What Do Jews Believe?: The Spiritual Foundations of Judaism, by David Ariel, is a basic exploration of the broad question posed by its title. Ariel's contention is that "Judaism is not a religion of fixed doctrines or dogmas but a complex system of evolving beliefs." And yet despite its diversity, "no matter how literally or metaphorically we choose to interpret them, ... sacred myths form the framework for the Jew's ongoing search for personal meaning in his or her own life, the life of the Jewish community, and society at large." What Do Jews Believe? describes some essential "sacred myths," such as the existence and nature of God, the meaning of the Torah, the importance of prayer, and the significance of chosenness. Ariel's selection and exploration of these myths is guided by the following questions: Which Jewish beliefs have survived from antiquity to the present day, how have they evolved over time, and what beliefs distinguish Judaism today? As he pursues these questions, Ariel enthusiastically describes Judaism's seminal influence on the rise of humanism, which makes his book especially credible for readers whose sympathies are more secular than his own.
Perhaps the best part of this book is its conclusion, a tzavaah, or ethical will, written as an open letter to his children. In it, he quotes a letter from a mother to her child, written while they were living in the Warsaw Ghetto in 1940, before they both were murdered by the Nazis. This letter offers an extraordinarily persuasive and poignant summary of what exactly makes a Jew a Jew: "Judaism, my child, is the struggle to bring down God upon earth, a struggle for the sanctification of the human heart. This struggle your people wages not with physical force but with spirit and by constant striving for truth and justice. So, do you understand, my child, how we are distinct from others and wherein lies the secret of our existence on earth?" To these words, Ariel adds a moving piece of advice to his own children, and to his readers: "Remember, your life is like a book. Write in it what you want to be known about you." --Michael Joseph Gross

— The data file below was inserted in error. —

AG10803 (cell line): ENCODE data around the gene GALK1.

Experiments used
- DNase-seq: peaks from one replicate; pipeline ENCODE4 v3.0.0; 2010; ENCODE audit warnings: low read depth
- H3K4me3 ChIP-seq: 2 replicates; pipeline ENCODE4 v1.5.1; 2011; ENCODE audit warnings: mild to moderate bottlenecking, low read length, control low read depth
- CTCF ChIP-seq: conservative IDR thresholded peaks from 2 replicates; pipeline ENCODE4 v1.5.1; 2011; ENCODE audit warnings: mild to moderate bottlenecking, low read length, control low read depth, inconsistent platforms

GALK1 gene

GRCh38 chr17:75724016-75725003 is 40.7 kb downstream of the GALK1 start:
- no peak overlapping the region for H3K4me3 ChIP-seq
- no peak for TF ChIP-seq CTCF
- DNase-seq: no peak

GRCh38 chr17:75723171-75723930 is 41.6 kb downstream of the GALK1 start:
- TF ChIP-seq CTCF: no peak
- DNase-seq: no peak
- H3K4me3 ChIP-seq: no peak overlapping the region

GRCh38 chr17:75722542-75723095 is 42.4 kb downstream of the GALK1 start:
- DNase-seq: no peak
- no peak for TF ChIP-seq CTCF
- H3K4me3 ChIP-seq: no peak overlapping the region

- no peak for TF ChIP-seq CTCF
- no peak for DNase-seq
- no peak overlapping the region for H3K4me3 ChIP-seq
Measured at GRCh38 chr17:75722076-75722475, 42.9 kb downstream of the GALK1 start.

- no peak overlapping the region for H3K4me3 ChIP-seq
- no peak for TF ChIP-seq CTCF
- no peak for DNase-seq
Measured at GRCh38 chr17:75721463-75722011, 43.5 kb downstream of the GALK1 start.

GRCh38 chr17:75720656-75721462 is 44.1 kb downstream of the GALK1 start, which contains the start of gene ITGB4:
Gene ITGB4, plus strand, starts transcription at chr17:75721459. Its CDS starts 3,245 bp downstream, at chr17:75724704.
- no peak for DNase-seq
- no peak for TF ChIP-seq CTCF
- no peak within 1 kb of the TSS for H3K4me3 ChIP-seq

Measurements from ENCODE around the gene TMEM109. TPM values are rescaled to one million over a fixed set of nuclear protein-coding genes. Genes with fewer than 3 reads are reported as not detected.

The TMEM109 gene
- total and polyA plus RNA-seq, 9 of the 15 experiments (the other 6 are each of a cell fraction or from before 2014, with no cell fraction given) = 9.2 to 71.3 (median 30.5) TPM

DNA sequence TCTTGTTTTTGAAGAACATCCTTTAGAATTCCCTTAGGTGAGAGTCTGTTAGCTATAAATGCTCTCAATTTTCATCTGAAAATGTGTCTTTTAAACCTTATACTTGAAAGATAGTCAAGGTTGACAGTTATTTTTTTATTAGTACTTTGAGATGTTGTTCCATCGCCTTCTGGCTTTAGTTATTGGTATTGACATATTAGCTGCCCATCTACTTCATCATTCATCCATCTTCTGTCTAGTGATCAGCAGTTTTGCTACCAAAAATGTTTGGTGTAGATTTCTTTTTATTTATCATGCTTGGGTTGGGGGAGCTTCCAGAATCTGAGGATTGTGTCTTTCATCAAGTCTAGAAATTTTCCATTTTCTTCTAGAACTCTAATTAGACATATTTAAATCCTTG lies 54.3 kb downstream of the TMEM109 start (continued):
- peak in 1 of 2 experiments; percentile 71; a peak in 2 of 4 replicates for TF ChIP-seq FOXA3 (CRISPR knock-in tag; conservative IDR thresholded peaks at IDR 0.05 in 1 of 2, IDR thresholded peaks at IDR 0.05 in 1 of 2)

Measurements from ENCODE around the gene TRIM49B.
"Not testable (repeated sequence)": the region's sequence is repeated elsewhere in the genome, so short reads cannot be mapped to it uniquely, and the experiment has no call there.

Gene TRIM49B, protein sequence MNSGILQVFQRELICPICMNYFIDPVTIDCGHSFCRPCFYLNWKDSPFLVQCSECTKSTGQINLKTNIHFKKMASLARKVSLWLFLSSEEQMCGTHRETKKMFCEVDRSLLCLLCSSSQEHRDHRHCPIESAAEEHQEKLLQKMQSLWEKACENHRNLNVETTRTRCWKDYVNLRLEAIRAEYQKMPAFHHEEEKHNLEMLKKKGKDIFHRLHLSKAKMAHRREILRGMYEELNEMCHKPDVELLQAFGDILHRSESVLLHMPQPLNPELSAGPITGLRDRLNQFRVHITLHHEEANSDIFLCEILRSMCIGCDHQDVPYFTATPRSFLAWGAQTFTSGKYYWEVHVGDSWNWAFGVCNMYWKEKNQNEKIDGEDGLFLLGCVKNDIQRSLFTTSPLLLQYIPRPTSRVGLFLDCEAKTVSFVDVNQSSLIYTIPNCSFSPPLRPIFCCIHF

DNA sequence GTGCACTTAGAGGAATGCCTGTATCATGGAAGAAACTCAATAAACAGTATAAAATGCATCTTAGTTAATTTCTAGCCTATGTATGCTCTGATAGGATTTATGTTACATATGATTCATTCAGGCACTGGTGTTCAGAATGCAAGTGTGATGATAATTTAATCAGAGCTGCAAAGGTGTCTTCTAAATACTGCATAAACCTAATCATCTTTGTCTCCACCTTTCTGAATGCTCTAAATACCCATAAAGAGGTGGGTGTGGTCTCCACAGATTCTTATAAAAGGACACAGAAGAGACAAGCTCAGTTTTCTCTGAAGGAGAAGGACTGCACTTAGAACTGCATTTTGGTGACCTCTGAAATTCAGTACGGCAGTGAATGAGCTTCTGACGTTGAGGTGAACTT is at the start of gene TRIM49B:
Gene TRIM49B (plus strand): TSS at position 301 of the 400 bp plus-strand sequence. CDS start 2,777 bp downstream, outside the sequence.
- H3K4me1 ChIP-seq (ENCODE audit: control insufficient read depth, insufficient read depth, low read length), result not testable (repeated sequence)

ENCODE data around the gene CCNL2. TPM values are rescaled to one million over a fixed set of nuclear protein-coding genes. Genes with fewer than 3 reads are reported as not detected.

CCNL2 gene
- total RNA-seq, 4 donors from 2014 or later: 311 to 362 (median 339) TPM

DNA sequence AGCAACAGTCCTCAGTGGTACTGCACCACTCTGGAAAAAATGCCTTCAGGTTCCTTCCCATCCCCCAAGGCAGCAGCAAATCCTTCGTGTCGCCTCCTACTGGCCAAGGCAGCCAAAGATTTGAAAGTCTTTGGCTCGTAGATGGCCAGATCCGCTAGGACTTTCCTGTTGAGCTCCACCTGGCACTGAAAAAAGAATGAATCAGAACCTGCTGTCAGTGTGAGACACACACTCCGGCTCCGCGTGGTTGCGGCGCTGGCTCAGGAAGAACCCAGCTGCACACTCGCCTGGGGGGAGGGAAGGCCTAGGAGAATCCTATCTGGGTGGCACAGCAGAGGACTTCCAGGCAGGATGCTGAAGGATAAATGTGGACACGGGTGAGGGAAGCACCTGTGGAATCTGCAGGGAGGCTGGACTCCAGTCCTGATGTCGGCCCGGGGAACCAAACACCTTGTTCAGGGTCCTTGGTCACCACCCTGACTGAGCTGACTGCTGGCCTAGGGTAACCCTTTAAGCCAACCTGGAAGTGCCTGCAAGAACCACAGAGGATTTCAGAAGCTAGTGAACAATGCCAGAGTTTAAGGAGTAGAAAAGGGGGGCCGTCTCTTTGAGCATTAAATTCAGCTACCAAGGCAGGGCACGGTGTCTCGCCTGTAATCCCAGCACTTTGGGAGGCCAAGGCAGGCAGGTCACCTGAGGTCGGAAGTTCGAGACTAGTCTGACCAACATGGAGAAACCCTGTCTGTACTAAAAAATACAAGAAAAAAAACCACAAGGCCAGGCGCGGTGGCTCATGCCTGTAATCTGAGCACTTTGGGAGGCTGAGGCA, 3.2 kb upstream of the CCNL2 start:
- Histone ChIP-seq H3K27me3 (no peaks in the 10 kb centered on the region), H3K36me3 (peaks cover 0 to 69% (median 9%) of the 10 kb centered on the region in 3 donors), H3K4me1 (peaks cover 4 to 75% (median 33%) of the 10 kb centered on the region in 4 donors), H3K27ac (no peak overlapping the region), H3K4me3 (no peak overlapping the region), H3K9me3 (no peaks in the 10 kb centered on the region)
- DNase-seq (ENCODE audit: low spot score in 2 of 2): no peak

From Publishers Weekly
Ariel, president of the Cleveland College of Jewish Studies, here offers a lucid and accessible study of the central beliefs of Judaism. With grand and sure strokes, the author paints the history of the "sacred myths" of Judaism?God, Torah, human destiny, chosenness, prayer, theodicy, mitzvot and messiah?using the colorful texts of biblical writers, rabbinic scholars and contemporary Jewish leaders. For example, in his remarks on messiah, Ariel moves from the biblical expectation of two messiahs to the fervor of contemporary messianic movements like the Lubavitch Hasidim. In a concluding letter to his children, Ariel argues that the great value of Judaism is its attempt to discover God's image in ourselves. In sum, this is a powerful introduction to the rich history and lively character of Judaism.
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